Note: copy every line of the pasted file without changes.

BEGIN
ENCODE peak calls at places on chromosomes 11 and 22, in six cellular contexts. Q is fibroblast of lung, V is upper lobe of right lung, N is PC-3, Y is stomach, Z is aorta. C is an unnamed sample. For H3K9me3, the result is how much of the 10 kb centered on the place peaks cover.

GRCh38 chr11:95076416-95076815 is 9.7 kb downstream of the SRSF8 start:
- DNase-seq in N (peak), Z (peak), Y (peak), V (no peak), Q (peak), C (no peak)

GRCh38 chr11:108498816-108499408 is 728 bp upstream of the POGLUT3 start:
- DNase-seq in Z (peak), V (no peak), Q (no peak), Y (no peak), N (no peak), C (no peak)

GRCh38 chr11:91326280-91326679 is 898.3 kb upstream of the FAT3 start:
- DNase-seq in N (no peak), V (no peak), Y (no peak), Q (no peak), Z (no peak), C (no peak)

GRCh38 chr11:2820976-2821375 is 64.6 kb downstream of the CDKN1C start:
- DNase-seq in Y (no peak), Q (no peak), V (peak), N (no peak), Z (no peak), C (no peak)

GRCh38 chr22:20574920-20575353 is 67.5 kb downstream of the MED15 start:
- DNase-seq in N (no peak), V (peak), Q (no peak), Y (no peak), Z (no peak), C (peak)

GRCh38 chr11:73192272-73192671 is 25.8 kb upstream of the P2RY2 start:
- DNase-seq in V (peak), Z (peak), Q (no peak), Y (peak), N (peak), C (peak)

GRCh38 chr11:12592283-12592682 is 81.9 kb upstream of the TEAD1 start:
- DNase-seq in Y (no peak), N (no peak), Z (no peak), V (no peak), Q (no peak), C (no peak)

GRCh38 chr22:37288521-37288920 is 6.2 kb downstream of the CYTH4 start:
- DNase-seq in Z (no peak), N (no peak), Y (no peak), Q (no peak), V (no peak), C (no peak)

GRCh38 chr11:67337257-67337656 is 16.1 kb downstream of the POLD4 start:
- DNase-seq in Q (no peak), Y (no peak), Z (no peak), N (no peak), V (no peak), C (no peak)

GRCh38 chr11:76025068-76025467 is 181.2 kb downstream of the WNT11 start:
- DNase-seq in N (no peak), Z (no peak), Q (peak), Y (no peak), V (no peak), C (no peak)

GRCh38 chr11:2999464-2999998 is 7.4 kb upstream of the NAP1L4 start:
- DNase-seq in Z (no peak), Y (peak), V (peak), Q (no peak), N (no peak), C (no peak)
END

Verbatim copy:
ENCODE peak calls at places on chromosomes 11 and 22, in six cellular contexts. Q is fibroblast of lung, V is upper lobe of right lung, N is PC-3, Y is stomach, Z is aorta. C is an unnamed sample. For H3K9me3, the result is how much of the 10 kb centered on the place peaks cover.

GRCh38 chr11:95076416-95076815 is 9.7 kb downstream of the SRSF8 start:
- DNase-seq in N (peak), Z (peak), Y (peak), V (no peak), Q (peak), C (no peak)

GRCh38 chr11:108498816-108499408 is 728 bp upstream of the POGLUT3 start:
- DNase-seq in Z (peak), V (no peak), Q (no peak), Y (no peak), N (no peak), C (no peak)

GRCh38 chr11:91326280-91326679 is 898.3 kb upstream of the FAT3 start:
- DNase-seq in N (no peak), V (no peak), Y (no peak), Q (no peak), Z (no peak), C (no peak)

GRCh38 chr11:2820976-2821375 is 64.6 kb downstream of the CDKN1C start:
- DNase-seq in Y (no peak), Q (no peak), V (peak), N (no peak), Z (no peak), C (no peak)

GRCh38 chr22:20574920-20575353 is 67.5 kb downstream of the MED15 start:
- DNase-seq in N (no peak), V (peak), Q (no peak), Y (no peak), Z (no peak), C (peak)

GRCh38 chr11:73192272-73192671 is 25.8 kb upstream of the P2RY2 start:
- DNase-seq in V (peak), Z (peak), Q (no peak), Y (peak), N (peak), C (peak)

GRCh38 chr11:12592283-12592682 is 81.9 kb upstream of the TEAD1 start:
- DNase-seq in Y (no peak), N (no peak), Z (no peak), V (no peak), Q (no peak), C (no peak)

GRCh38 chr22:37288521-37288920 is 6.2 kb downstream of the CYTH4 start:
- DNase-seq in Z (no peak), N (no peak), Y (no peak), Q (no peak), V (no peak), C (no peak)

GRCh38 chr11:67337257-67337656 is 16.1 kb downstream of the POLD4 start:
- DNase-seq in Q (no peak), Y (no peak), Z (no peak), N (no peak), V (no peak), C (no peak)

GRCh38 chr11:76025068-76025467 is 181.2 kb downstream of the WNT11 start:
- DNase-seq in N (no peak), Z (no peak), Q (peak), Y (no peak), V (no peak), C (no peak)

GRCh38 chr11:2999464-2999998 is 7.4 kb upstream of the NAP1L4 start:
- DNase-seq in Z (no peak), Y (peak), V (peak), Q (no peak), N (no peak), C (no peak)